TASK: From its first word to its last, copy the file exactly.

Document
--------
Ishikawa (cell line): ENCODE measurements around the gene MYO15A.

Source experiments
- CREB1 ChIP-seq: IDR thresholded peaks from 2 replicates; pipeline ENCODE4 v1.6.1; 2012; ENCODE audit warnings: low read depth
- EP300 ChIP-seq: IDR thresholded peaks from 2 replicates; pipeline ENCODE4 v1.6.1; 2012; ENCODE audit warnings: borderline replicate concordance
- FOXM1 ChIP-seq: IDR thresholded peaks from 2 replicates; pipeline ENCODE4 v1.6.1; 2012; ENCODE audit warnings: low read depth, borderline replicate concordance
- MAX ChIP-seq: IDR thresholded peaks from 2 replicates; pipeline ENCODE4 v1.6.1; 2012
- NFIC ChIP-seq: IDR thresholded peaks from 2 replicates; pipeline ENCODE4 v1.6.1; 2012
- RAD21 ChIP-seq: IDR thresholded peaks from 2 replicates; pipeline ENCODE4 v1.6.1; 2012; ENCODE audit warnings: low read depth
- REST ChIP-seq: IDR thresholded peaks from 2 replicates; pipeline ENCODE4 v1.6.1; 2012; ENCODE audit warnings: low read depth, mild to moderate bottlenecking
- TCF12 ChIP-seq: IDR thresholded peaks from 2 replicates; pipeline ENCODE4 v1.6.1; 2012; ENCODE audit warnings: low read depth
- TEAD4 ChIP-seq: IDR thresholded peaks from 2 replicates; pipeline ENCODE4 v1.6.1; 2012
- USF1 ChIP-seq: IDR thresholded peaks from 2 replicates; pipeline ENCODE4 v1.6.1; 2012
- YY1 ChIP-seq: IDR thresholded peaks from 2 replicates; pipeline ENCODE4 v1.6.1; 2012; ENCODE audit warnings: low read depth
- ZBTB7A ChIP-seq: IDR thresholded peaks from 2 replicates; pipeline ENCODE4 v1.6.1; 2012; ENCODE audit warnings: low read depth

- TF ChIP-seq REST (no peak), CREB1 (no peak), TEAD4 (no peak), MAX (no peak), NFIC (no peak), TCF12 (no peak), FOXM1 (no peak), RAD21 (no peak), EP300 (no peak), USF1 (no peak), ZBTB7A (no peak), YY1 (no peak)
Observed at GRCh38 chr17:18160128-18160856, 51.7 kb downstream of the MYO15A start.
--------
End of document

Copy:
Ishikawa (cell line): ENCODE measurements around the gene MYO15A.

Source experiments
- CREB1 ChIP-seq: IDR thresholded peaks from 2 replicates; pipeline ENCODE4 v1.6.1; 2012; ENCODE audit warnings: low read depth
- EP300 ChIP-seq: IDR thresholded peaks from 2 replicates; pipeline ENCODE4 v1.6.1; 2012; ENCODE audit warnings: borderline replicate concordance
- FOXM1 ChIP-seq: IDR thresholded peaks from 2 replicates; pipeline ENCODE4 v1.6.1; 2012; ENCODE audit warnings: low read depth, borderline replicate concordance
- MAX ChIP-seq: IDR thresholded peaks from 2 replicates; pipeline ENCODE4 v1.6.1; 2012
- NFIC ChIP-seq: IDR thresholded peaks from 2 replicates; pipeline ENCODE4 v1.6.1; 2012
- RAD21 ChIP-seq: IDR thresholded peaks from 2 replicates; pipeline ENCODE4 v1.6.1; 2012; ENCODE audit warnings: low read depth
- REST ChIP-seq: IDR thresholded peaks from 2 replicates; pipeline ENCODE4 v1.6.1; 2012; ENCODE audit warnings: low read depth, mild to moderate bottlenecking
- TCF12 ChIP-seq: IDR thresholded peaks from 2 replicates; pipeline ENCODE4 v1.6.1; 2012; ENCODE audit warnings: low read depth
- TEAD4 ChIP-seq: IDR thresholded peaks from 2 replicates; pipeline ENCODE4 v1.6.1; 2012
- USF1 ChIP-seq: IDR thresholded peaks from 2 replicates; pipeline ENCODE4 v1.6.1; 2012
- YY1 ChIP-seq: IDR thresholded peaks from 2 replicates; pipeline ENCODE4 v1.6.1; 2012; ENCODE audit warnings: low read depth
- ZBTB7A ChIP-seq: IDR thresholded peaks from 2 replicates; pipeline ENCODE4 v1.6.1; 2012; ENCODE audit warnings: low read depth

- TF ChIP-seq REST (no peak), CREB1 (no peak), TEAD4 (no peak), MAX (no peak), NFIC (no peak), TCF12 (no peak), FOXM1 (no peak), RAD21 (no peak), EP300 (no peak), USF1 (no peak), ZBTB7A (no peak), YY1 (no peak)
Observed at GRCh38 chr17:18160128-18160856, 51.7 kb downstream of the MYO15A start.